By this point an overarching effect of the Wet Eyes exhibition is sinking through me. I feel as if there is a conspiracy among the pieces to evoke the sacred in the mundane, to highlight the semantic possibilities of everyday objects and spaces as charged and unstable carriers of significance and interest. If only one looked at the world askew, took time to bend one’s knees or reflect on the light bouncing off the windows, eyes closed in a sun defying sleep, mirroring the world in a room back to me.
Whether by the alchemy of happy chance or Meyohas’ curatorial skills, the last piece I visit seems to contain in microcosm these nudges towards transcendence in the world, not beyond it. A porcelain-tiled booth protruding from the kitchen wall is covered with a velvet curtain hanging on a shower rod. I step through it and enter Jonathan Mildenberg’s ‘Conversations’ (2015), which looks like a bathroom. It could be a shower or toilet stall, except the actual toilet and shower are missing. The tiles are on the outside, like an exoskeleton. The interior is painted a boring color, the kind you might expect if you bred a strip mall with the average commercial bathroom. A metal bar on the back wall greets my eyes, which then see a white towel folded up on the floor, a foot from a mirror on the right wall. The mirror’s size and position means I can only see the middle of my legs. Curious. I’m about to bend down when a puff and then mechanical noise startles me. I looked up to see – and smell – an automatic air freshener dispenser high on the left wall. I turn down to the towel, this time struck by its positioning and the shape of the room, which could as easily have been a prayer closet for a hyper-sanitary suburban monk. To see one’s face in the mirror requires that I kneel down onto the towel. Because it’s an artwork in a gallery, I do so gingerly, already amused, intrigued, and slightly disorientated by the room and its purpose. Only when I am fully in view of myself do I experience a strange sense of wonder. Here I am, kneeling reverently in this ironic room of bodily cleansing, sheltered from the rest of the gallery by the dark velvet curtain; for the third time bent over, halfway towards prostration. This time, though, I’m comfortably settled on the towel beneath me, my knees firmly on the ground towards which Beckwith’s pieces have already pulled me twice.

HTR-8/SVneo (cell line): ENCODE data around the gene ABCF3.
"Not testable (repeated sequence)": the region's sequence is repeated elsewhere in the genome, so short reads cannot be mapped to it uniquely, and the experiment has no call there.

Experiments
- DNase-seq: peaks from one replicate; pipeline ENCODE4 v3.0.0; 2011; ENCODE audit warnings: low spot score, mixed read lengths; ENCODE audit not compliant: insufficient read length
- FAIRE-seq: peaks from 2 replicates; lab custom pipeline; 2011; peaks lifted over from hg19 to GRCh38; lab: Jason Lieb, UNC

Exiting ‘Conversations’I feel the softness of the curtain even as I leave Meyohas and drive back to Brooklyn. Absurdity and childish play is somehow seamlessly woven into a search for meaning; silliness and sacredness merged in mundane objects and images. Transcendence and prayer in a shower stall, accompanied by puffs of air freshener. A metaphor, an allegory, perhaps, of modern America’s tangled relationship with bodies and meaning –sacred and secular? **